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Goodrich Cemetery seeks assistance



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April 30, 2014 - On May 26, 1850, Nathaniel Fairchild, 54, became the first person buried in the Goodrich Cemetery. The cause of death was lockjaw and blood poisoning caused by a horseshoe nail in his hand.

Over the next 160 years, hundreds of other community members like Fairchild were interred in the village burial ground, including Cummings, Hegel, McCandlish and Goodrich—their names now synonymous with the area.

From honoring veterans to preserving community history to perpetually caring for loved ones—the cemetery, located in the village near Reid Elementary and Seneca Street, is an icon that continues to remember the past while establishing a future location for generations to come.

"The Goodrich Cemetery has played a vital role in the community," said Pete Morey, village council member and cemetery association member. "For more than 160 years the cemetery has been a landmark that binds the generations."

However, Morey and other association members that oversee the grounds are concerned about support for the facility.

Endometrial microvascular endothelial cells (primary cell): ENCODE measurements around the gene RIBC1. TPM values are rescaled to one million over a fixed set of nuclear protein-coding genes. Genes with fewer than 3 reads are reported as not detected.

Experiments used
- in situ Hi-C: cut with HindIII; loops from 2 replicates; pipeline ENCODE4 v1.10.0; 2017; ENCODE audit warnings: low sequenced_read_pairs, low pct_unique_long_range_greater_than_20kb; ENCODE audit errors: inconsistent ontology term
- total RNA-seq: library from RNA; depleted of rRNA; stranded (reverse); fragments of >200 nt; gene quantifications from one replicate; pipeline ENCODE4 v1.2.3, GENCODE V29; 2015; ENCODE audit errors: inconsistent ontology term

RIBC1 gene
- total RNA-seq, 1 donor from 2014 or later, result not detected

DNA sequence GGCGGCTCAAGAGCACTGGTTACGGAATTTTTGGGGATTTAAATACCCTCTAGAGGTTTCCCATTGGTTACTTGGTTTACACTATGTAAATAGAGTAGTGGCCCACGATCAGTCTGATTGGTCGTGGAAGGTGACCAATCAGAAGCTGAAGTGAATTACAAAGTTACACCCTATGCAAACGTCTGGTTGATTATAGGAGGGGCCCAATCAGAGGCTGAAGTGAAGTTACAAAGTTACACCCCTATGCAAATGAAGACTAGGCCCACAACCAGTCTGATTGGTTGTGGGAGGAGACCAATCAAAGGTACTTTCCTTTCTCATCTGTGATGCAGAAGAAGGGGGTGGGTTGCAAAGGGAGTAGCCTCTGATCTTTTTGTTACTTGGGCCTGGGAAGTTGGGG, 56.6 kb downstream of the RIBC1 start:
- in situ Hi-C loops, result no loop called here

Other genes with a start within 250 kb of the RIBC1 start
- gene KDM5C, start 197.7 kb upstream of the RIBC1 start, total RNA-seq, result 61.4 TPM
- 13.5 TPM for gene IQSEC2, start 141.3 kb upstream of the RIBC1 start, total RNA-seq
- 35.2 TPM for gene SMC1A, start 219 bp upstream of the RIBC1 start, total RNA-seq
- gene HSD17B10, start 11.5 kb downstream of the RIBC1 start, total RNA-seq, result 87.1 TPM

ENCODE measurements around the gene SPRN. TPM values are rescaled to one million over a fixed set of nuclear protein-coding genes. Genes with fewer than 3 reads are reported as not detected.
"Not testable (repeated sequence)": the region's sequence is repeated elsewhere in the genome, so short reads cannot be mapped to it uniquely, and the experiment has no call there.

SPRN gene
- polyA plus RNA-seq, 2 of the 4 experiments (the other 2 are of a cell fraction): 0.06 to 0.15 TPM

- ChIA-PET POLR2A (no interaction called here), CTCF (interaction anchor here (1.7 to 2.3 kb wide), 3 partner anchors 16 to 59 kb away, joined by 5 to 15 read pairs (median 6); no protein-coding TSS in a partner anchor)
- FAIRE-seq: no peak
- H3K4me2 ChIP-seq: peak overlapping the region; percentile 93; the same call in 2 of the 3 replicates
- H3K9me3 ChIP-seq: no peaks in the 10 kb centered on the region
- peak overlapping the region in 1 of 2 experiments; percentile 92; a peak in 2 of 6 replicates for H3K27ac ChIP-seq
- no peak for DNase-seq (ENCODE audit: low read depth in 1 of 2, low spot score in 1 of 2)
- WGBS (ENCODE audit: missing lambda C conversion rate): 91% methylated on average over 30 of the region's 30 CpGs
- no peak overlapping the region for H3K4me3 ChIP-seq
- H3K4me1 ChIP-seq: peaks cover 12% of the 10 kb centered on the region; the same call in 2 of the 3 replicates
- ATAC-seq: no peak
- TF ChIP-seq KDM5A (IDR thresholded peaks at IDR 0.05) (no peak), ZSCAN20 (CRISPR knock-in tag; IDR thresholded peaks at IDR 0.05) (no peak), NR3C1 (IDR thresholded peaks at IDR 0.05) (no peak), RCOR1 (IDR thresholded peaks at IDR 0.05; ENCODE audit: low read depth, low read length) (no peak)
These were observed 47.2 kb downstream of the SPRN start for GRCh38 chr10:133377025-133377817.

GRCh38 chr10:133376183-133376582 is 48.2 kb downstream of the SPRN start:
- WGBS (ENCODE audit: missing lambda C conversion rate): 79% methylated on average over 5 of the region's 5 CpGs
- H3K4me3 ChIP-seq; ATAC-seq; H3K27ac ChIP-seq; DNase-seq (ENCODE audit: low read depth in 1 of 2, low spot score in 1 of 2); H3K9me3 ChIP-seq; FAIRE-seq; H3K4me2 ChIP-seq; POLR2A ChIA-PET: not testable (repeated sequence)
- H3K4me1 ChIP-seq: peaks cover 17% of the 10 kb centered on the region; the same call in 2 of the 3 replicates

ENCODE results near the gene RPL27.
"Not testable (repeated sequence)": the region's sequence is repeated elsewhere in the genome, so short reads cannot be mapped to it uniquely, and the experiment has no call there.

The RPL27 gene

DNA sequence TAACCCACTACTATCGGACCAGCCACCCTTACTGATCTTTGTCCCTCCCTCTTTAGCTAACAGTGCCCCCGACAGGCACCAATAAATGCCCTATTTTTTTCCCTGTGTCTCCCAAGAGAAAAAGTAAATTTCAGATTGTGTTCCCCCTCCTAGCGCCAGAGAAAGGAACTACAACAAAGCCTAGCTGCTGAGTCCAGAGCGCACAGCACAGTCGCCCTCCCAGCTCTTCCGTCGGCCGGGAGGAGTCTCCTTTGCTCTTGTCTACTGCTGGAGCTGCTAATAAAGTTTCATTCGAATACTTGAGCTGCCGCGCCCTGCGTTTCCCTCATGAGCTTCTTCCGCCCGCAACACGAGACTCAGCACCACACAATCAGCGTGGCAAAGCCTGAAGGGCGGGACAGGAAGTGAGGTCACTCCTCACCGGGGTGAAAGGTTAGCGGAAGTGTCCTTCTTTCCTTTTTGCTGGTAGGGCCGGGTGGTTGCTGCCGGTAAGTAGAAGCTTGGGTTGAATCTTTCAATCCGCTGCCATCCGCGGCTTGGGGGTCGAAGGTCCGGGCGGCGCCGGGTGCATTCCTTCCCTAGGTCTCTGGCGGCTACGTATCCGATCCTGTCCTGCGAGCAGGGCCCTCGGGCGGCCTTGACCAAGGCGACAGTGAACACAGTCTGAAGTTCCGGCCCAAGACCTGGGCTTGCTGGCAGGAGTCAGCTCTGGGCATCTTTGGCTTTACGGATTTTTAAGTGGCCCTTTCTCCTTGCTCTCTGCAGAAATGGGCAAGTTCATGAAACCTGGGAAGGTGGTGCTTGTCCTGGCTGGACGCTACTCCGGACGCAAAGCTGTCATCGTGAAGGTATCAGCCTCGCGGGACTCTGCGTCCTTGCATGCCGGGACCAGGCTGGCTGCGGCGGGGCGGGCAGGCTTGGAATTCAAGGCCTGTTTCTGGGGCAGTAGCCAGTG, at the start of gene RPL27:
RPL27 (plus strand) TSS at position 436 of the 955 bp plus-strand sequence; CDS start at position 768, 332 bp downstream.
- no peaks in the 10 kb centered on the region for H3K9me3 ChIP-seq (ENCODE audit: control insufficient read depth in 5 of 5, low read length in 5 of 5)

"The Goodrich Cemetery receives no funding from the state, county, township or any governmental source," said Morey. "Rather, the cemetery is funded from services provided when plots are sold. In 2013, we sold two—it's not enough."

"From increasing maintenance costs to low interest rates yielded fewer dollars from the trust fund to a lack of plot sales over the past few years, it just gets more difficult to keep the property up," added Morey. "Also, since opening in 2005, many veterans now utilize the Great Lakes National Cemetery in Holly. While we are happy for them, the popularity has depleted the revenue here."

To help offset the maintenance costs, volunteers including Morey and Gene Symanzik mow the cemetery during the summer months. In addition, each spring the Genesee County Jail's work detail has raked and cleaned up the grounds.

"The volunteers do a great job, but what is really needed are to sell about ten plots each year and some new people to work with the association," added Morey. "The association wants the cemetery maintained at the very highest level."

According to Michigan Compiled Laws, if the cemetery is not owned by an association, it then becomes the responsibility of the township to properly take care of the grounds.

"The association needs to stay solvent and right where it is," Morey said.

For more more information, 810-636-3500

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